Humidifiers: Friend or Foe?
By Robin & Audrey
UPdate Fall 1995
It is getting cold again and moisture problems that come with winter will soon be here. Typically, if you have a tight house you have to worry about high moisture levels. If you live in a leaky house or one with a high ventilation rate things can get too dry. This issue we will look at what you can do if your house is too dry.
In terms of human health, optimum levels for relative humidity range from 40 to 60%. Unfortunately, the ideal levels for human health are not always the best for maintaining a house. Levels low enough to prevent condensation and mould growth in most houses are usually between 30 and 50%, but may need to be lower in poorly insulated houses. Problems caused by high humidity have been covered in previous articles. However, before we start discussing humidification we would like to emphasize again one point about high moisture levels which contribute to mould growth: “PEOPLE SHOULD NOT LIVE IN MOULDY HOUSES!” (emphasis and Quote from the introduction of “CLEAN-UP PROCEDURE FOR MOULD IN HOUSES” by Canada Mortgage and Housing Corporation).
Problems from high moisture levels such as mould are normally obvious either by sight or smell. Problems caused by low relative humidity are far more subtle and because of that often ignored. Because cold air holds less moisture than warm air, if you bring in outside air in winter, either due to a leaky house a high rate of mechanical ventilation, your indoor air quality will likely be equivalent to the air outside in terms of contaminants, but it will be very dry.
Low relative humidity can lead to chapped skin and lips, “scratchy” nose and throat, possible eye irritation and the drying of mucosal linings in the nose and throat which reduces your defence against viral and bacteriological infections (i.e. colds and flu’s). In our climate it is not uncommon to see the relative humidity in houses during winter go down to the low thirties. While this level is not ideal, it does not normally cause people undue discomfort.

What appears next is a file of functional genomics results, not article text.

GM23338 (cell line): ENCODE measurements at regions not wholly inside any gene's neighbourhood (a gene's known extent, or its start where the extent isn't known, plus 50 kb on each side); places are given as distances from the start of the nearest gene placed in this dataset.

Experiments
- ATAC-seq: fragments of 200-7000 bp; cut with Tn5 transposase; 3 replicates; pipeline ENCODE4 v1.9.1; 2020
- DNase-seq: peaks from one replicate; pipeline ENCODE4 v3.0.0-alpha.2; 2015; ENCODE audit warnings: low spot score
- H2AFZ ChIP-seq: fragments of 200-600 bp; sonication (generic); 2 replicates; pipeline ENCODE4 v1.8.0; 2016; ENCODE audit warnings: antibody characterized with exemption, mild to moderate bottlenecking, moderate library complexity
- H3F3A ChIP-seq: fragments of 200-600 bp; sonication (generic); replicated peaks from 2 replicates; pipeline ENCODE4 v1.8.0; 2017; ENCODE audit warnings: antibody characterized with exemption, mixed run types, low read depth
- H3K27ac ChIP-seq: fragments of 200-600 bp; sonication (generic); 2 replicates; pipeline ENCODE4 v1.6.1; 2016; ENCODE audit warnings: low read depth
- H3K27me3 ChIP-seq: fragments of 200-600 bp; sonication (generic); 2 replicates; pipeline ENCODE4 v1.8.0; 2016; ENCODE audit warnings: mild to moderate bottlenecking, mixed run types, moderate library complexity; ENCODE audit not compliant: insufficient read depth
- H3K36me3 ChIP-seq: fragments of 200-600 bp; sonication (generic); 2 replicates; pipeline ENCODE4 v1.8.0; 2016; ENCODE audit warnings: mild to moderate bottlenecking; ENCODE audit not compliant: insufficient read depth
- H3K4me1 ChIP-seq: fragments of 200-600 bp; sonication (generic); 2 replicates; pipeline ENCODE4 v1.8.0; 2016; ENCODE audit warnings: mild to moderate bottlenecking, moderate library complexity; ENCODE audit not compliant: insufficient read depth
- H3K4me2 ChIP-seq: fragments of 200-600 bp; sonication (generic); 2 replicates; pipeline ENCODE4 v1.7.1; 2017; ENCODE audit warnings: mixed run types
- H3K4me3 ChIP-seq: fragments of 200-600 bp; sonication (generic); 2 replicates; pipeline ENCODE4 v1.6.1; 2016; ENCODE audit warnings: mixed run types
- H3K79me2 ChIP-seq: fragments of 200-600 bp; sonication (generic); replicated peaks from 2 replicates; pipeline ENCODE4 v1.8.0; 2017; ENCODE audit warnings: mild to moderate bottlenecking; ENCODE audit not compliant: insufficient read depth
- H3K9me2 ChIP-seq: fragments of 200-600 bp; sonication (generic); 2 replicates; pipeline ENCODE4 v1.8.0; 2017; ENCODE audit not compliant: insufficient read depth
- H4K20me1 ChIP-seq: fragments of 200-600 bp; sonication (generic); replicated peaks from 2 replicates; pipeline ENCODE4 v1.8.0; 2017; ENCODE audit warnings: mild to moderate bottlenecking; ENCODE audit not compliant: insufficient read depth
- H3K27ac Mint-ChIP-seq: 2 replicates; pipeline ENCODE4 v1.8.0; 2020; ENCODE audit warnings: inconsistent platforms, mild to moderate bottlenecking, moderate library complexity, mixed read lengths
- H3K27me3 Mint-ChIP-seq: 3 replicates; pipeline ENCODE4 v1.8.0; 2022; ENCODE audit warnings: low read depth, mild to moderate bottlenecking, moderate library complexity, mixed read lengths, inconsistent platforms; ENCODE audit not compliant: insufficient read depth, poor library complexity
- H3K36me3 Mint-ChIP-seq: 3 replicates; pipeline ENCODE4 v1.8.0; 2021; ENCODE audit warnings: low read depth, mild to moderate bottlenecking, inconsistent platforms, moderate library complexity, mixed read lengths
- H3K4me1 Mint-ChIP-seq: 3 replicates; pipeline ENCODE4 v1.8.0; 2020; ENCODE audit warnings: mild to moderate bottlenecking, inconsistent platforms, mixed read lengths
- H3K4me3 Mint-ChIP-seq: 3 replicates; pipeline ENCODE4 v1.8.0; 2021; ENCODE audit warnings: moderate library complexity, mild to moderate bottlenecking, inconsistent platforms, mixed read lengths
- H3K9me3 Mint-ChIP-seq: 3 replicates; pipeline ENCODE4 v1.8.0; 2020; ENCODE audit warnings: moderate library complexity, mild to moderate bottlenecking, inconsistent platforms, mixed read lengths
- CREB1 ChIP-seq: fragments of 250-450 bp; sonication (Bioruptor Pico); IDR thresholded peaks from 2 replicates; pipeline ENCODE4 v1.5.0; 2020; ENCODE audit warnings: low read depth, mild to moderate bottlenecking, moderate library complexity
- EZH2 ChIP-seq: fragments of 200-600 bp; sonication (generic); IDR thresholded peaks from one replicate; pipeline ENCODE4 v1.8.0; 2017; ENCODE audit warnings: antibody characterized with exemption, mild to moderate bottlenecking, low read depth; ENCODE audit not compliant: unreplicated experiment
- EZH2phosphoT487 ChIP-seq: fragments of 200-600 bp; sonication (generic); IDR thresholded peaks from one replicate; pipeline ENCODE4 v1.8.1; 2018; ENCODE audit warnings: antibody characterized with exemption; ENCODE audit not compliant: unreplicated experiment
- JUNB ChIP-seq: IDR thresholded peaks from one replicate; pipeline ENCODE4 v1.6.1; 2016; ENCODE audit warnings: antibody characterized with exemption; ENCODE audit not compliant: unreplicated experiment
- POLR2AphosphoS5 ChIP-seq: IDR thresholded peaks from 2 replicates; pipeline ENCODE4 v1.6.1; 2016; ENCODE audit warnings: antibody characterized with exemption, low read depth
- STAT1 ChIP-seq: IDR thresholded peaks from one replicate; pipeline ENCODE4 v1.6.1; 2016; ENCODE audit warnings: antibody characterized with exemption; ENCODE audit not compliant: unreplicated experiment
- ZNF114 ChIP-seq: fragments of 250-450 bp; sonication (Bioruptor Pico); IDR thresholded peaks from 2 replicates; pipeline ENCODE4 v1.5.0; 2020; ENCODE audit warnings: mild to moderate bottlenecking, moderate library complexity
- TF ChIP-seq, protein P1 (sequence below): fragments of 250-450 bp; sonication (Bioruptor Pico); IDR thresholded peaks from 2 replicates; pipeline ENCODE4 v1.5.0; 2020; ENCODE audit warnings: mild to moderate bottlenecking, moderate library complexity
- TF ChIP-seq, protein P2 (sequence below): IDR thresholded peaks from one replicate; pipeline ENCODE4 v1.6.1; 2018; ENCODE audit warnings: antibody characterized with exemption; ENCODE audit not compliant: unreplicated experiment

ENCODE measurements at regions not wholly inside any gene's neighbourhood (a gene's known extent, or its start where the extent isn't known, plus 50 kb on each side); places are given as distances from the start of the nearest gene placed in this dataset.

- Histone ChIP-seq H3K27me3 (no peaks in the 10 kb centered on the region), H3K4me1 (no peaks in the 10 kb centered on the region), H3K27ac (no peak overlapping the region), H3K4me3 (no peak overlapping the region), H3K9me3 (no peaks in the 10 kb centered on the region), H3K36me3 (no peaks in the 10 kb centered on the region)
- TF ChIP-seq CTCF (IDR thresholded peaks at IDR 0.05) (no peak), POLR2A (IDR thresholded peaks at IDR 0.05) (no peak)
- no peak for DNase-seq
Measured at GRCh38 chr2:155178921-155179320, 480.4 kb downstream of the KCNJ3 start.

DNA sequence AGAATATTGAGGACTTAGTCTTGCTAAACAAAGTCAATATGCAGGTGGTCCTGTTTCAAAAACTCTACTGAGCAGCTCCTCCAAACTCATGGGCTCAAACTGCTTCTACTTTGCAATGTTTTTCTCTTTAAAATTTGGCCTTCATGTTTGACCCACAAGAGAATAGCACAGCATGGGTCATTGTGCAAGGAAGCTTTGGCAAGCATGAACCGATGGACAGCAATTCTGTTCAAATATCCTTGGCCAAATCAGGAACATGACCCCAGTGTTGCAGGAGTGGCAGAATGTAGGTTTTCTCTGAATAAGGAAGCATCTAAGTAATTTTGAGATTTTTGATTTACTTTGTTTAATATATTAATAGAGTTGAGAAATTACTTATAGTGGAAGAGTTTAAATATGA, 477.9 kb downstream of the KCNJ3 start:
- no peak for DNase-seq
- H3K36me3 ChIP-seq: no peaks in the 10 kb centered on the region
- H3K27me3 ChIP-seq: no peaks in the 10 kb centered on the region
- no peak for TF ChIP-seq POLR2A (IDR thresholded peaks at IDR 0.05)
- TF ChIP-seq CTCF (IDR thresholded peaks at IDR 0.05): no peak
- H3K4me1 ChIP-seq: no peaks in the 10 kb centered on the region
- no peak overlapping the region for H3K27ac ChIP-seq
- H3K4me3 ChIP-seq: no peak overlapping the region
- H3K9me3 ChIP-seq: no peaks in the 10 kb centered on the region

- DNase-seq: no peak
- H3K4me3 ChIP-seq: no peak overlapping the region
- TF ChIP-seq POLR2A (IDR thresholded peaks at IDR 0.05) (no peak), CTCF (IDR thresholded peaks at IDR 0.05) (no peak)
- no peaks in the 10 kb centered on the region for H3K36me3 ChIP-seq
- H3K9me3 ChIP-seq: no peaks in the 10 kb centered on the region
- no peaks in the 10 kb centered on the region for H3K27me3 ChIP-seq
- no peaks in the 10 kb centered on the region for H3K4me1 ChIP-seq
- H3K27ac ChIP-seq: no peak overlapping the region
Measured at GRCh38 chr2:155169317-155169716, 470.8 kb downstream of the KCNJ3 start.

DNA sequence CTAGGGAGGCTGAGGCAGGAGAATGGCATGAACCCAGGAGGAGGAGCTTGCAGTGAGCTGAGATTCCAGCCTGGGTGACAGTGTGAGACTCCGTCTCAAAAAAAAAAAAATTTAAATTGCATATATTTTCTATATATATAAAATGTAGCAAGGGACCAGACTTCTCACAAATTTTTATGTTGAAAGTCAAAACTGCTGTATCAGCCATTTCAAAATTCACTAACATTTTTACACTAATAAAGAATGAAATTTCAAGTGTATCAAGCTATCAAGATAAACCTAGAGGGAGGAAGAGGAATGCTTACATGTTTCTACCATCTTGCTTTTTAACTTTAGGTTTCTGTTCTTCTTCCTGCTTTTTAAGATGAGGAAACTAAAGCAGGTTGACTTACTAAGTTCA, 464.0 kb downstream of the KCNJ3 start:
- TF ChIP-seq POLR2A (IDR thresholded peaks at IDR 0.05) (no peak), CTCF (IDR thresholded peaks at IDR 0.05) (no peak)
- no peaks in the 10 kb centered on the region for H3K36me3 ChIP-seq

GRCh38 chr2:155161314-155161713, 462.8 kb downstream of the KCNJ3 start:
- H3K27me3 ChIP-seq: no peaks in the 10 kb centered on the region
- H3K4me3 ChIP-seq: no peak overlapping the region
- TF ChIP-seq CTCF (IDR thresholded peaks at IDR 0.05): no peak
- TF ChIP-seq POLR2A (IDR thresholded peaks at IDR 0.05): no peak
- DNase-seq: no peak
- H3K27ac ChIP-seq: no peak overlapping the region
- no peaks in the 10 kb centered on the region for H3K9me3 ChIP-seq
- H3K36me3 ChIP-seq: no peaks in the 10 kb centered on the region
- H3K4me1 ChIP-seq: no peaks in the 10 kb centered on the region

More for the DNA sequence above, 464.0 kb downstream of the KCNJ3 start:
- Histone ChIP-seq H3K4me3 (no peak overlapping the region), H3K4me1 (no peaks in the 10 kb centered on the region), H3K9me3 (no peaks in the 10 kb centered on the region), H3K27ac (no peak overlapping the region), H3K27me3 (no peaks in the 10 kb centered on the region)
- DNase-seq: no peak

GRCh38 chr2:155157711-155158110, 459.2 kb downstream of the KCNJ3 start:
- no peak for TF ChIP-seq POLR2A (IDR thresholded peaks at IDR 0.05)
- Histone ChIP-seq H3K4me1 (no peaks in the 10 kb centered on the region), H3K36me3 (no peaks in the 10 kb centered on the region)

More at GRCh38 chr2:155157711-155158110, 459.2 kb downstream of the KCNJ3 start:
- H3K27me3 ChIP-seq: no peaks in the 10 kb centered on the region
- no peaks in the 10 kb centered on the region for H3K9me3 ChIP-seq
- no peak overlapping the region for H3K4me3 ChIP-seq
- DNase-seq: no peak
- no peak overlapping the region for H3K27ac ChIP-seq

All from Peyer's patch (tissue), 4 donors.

Levels from the teens to the twenties can cause significant human discomfort, problems with electronic equipment (due to increased static electricity), loosen joints in furniture and enlarge gaps in wood flooring and paneling due to the shrinkage of the wood.
One of the classic solutions for the problem of dry air is a humidifier. There are many types of humidifiers, but the most common include: Cool mist, ultrasonic, warm mist, steam, console (drum), and furnace. Each has its own strengths and weaknesses. Testing water samples in home humidification units for microorganisms has shown a mixture of bacteria, fungi, amoebae and protozoa (table 1). The ability of these microorganisms to get dispersed into the air varies with the type of unit. Cool mist and ultrasonic units have the capability to disperse many of these microorganisms into the air we breathe because of the type of mist they produce. Warm mist, steam, console and furnace units produce droplets of water which are not as likely to transport living microorganisms through the air.
Unfortunately, living microorganisms are not the only water-borne contaminants we need to be concerned about. There is also the problem of volatile chemicals which enter our breathing space by evaporation. These include chemical contaminants in the water itself, such as chlorine, and chemicals produced by the growth of fungi or bacteria. All types of units are capable of distributing these pollutants into our breathing space.
The other problem with humidification is of course the moisture itself. An incident comes to mind when parents asked if the black mould on the walls could be interfering with the benefits of the humidifier they were running in their child’s bedroom. Although best intentioned the humidifier in this case was the source of a problem far worse than any benefit it created. If you have mould due to condensation you do not want a humidifier. Adding humidity will only make things worse.
What to do?
2. The quality of water used in the humidifier will have a large impact on the pollutants spouted into the air. Distilled water is ideal, but whatever you use, remember that any pollutants in the water softener, dissolved minerals and metals) will end up in the air. Cool mist and ultrasonic units have the capability of releasing most of the pollutants found in the water into the air. Steam, console, and furnace units release far less of the biological pollutants, dissolved minerals and metals but they are still capable of releasing chemical contaminants such as chlorine or volatile chemicals produced by biological contaminants living in the humidifier water.
3. All types of humidifiers are capable of having microorganisms grow and multiply inside them. Occasional cleaning is not effective in killing microorganisms but regular cleaning (at least once a month) with hydrogen peroxide should be effective. Make sure this method is appropriate for your particular unit by checking the manufacturer’s instruction before attempting it.
4. The most important point is to maintain
the humidifier properly. If you cannot make a commitment to clean
the humidifier regularly, it is better not to buy it. The units mounted
or furnaces are most often prone to problems because they automatically
refill themselves, making it easier to forget about maintenance.